Just over two years ago, relatively few people had heard of the Alliance for Creativity and Entertainment. Today, it is widely recognized as the most formidable anti-piracy association on the planet. After dozens of domain seizures, it now boasts close to 2.3 million visits to its website every month, a figure that most pirate sites would struggle to match.
In 2017, the newly formed anti-piracy group Alliance for Creativity and Entertainment (ACE) announced its presence to the world. Headed up by the traditional studios of the MPA plus Netflix and Amazon, the coalition also featured dozens of global movie and TV show giants.
The clear aim of ACE is to tackle video piracy on a global scale by pooling resources, finances, and knowledge. At least publicly, the coalition had a relatively slow start but as projects came to fruition, sites and platforms associated with piracy began to fall.
Some legal battles were conducted publicly through US courts (Omniverse, SetTV) but many others were settled quietly behind the scenes, without any official announcements. But perhaps the most dramatic, such as the takedowns of major IPTV player Vaders and file-hosting platforms Openload and Streamango, began silently, never went to trial, and were only confirmed when big cash settlements were revealed.
But of course, cash wasn’t the only thing ACE demanded from these players. In numerous cases so far (1,2,3,4,5), ‘pirate’ platforms were also compelled to hand over their domain names to the MPA. However, instead of lying dormant, ACE now uses them to deliver a short message to former users, declaring that platforms have been shut down due to copyright infringement.
A few seconds later visitors are then diverted to ACE’s anti-piracy portal, a place where movies and TV shows can’t be found. Instead, pro-copyright messages are presented with every click alongside details of previous ACE successes, shutdowns, and some (but certainly not all) ACE domain seizures.
Despite plenty of smaller domain seizures, traffic to Alliance4Creativity.com was minimal right up until September 2019 but then things took off in a big way. SimilarWeb stats reveal that at the start of the month the site had around 10,000 monthly visits.
At the start of October, however, visits had skyrocketed to around 620,000 per month, an increase of more than 6000%.
While this increase is impressive in its own right, by the start of November ACE’s website was receiving 2.3 million monthly visits, around 23,000% up on September’s traffic. Leading pirate sites aside, many illicit platforms never reach this number of eyeballs.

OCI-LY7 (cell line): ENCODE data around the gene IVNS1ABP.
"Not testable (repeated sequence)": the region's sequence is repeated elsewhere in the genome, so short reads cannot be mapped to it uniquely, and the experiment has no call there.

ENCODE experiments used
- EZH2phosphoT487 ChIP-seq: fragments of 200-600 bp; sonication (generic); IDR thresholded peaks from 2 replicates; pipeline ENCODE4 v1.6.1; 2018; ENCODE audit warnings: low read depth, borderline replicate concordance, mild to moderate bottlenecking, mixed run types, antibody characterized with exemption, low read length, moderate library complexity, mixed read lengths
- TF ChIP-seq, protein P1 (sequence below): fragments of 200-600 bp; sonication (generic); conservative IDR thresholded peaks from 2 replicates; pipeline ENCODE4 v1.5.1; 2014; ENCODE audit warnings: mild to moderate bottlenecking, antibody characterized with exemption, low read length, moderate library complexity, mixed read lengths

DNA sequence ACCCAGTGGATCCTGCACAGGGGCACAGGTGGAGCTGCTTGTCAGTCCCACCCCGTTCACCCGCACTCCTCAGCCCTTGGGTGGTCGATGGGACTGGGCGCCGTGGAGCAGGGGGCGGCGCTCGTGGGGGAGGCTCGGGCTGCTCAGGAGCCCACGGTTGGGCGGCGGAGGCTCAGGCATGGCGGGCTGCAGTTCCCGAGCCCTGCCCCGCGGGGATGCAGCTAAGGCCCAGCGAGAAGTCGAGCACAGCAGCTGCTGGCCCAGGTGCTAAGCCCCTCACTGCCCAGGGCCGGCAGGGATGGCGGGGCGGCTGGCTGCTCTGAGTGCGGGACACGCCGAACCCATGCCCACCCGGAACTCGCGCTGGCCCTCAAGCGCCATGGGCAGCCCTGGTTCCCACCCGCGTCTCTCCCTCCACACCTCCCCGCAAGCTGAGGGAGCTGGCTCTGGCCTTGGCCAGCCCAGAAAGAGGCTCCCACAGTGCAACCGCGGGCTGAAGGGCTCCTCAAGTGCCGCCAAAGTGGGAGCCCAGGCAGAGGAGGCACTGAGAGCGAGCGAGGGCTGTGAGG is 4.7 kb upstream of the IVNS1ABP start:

Given that the Openload/Streamango shutdown took place on October 31, it seems likely that the majority of the traffic to ACE’s site comes from former users of the defunct file-hosting platforms.
Whether the figures will continue to rise when SimilarWeb’s stats update remains a question, however. It’s possible that all traffic is yet to be accounted for but as a negative, former Openload and Streamango users are unlikely to keep revisiting the domains now that they know that ACE is in control.
TorrentFreak approached ACE for comment on its increasingly ‘popular’ website, which is now delivering its anti-piracy message while being largely fueled by traffic from seized ‘pirate’ domains. Unfortunately, an ACE spokesperson declined on the group’s behalf.
In the background, however, more seizures are taking place. TF has discovered that in recent weeks ACE quietly took over the domains of another pair of allegedly-infringing sites, Jailbrokenfirestick.com and Jailbrokefiretv.com. In common with other smaller seizures, no official announcements were made but nevertheless, will still add to the Alliance’s growing website traffic.
Finally, there’s a strong chance that ACE will be analyzing the traffic hitting these former ‘pirate’ domains that they now own. While that data isn’t likely to be particularly useful from a direct litigation perspective, it will certainly prove of interest to the global anti-piracy alliance.
Many thanks to TorrentFreak for the breaking news.